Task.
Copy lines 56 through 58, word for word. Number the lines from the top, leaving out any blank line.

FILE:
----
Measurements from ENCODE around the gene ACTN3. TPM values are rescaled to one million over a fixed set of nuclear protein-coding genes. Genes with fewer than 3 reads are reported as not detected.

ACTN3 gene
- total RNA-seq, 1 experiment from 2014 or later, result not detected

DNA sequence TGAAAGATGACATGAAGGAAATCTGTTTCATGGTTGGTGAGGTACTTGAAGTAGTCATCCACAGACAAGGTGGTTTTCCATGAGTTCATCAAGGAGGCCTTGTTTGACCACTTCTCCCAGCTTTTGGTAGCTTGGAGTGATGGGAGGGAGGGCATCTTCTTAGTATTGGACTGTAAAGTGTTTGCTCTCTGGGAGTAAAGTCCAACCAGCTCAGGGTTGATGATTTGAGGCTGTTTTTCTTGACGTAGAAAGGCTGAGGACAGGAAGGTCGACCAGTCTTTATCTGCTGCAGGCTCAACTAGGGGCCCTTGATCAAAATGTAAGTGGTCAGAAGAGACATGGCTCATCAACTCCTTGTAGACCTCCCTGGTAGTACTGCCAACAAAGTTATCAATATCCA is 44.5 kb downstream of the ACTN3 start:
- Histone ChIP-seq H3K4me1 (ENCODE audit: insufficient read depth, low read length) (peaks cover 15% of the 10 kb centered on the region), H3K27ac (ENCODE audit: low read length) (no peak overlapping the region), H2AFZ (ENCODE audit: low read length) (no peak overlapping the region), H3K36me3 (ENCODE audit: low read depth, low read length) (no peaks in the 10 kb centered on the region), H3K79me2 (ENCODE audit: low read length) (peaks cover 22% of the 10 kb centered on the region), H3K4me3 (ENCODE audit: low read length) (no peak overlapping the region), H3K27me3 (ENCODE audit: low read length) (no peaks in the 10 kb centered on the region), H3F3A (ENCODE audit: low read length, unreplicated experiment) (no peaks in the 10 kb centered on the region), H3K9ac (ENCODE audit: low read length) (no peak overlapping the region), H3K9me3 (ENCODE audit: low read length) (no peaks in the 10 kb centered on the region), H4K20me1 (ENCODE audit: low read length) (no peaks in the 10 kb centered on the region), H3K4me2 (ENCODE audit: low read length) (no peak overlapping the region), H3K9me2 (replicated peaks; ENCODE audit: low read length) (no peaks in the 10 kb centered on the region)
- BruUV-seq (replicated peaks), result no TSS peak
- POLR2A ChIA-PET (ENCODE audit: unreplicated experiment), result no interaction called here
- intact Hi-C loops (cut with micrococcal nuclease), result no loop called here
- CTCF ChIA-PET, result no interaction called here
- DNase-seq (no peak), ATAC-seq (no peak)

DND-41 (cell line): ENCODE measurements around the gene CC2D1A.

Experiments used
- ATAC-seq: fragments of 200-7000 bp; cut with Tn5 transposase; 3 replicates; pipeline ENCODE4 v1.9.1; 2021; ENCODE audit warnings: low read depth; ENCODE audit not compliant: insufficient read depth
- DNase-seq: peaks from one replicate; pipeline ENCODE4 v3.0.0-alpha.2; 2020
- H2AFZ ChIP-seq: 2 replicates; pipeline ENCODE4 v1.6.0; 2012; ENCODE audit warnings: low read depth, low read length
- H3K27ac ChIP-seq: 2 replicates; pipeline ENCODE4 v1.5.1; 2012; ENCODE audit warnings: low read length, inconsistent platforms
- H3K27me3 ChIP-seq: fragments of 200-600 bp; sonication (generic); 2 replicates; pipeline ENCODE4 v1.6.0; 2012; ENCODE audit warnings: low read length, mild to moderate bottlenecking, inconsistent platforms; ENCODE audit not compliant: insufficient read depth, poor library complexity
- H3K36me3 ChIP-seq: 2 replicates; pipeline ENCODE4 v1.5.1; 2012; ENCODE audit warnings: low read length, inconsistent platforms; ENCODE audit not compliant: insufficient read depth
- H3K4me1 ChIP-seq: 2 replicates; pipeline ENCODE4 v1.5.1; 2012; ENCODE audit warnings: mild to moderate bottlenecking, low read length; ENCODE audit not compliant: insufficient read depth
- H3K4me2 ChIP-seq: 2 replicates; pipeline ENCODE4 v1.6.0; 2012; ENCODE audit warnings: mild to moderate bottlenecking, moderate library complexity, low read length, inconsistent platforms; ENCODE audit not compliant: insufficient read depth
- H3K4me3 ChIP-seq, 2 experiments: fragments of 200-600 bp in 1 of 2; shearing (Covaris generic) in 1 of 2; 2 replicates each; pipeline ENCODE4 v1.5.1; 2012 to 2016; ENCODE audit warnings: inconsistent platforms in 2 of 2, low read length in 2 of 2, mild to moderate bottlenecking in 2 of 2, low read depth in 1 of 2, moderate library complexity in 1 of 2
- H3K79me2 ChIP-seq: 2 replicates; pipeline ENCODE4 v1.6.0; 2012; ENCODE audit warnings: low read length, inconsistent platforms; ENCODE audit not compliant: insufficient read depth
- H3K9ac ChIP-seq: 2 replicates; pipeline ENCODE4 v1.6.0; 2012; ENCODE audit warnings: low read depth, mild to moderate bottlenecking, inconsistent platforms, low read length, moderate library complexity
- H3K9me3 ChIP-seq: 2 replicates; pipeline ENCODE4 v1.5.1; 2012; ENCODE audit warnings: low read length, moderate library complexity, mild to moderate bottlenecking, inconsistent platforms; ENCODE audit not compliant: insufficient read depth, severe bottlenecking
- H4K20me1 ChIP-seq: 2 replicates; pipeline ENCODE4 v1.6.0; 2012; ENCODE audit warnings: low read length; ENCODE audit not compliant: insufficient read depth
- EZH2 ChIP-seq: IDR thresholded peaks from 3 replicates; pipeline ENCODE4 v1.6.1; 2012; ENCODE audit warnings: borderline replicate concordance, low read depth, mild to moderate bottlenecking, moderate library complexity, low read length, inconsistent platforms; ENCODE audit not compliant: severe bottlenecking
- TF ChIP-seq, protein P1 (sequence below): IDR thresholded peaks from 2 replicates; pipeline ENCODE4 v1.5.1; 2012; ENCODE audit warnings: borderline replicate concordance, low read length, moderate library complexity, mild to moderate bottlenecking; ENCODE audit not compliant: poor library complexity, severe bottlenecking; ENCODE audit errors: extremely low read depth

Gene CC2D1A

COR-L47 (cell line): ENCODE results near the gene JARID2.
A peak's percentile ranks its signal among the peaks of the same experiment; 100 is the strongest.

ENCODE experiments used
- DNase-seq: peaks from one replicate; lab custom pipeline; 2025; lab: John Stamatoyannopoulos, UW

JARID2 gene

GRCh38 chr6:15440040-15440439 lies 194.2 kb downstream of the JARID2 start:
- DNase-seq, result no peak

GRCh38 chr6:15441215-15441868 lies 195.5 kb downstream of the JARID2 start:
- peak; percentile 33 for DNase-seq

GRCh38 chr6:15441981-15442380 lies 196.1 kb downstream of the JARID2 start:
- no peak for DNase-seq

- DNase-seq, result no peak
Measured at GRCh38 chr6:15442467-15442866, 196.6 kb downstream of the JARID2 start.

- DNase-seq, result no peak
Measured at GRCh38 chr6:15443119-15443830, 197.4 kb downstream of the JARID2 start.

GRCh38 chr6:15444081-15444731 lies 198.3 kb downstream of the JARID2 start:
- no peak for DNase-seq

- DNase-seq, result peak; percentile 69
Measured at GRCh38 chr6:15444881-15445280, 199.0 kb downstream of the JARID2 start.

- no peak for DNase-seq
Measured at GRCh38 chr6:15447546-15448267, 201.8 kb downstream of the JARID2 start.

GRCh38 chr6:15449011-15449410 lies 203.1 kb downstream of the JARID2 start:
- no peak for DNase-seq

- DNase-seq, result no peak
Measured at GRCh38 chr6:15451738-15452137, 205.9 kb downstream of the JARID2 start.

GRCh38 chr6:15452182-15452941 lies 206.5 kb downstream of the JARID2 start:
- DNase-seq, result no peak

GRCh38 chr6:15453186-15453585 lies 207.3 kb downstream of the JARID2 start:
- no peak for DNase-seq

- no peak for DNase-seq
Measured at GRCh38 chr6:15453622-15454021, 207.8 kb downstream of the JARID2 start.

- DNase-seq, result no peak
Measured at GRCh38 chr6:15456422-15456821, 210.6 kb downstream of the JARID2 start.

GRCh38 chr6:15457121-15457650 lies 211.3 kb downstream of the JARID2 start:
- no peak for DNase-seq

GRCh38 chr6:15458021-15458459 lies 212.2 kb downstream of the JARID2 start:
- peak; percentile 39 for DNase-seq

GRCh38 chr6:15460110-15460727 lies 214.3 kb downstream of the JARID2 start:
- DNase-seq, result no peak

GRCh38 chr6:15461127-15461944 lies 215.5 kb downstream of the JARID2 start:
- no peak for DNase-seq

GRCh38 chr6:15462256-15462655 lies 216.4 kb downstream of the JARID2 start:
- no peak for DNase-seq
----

GRCh38 chr6:15453186-15453585 lies 207.3 kb downstream of the JARID2 start:
- no peak for DNase-seq

- no peak for DNase-seq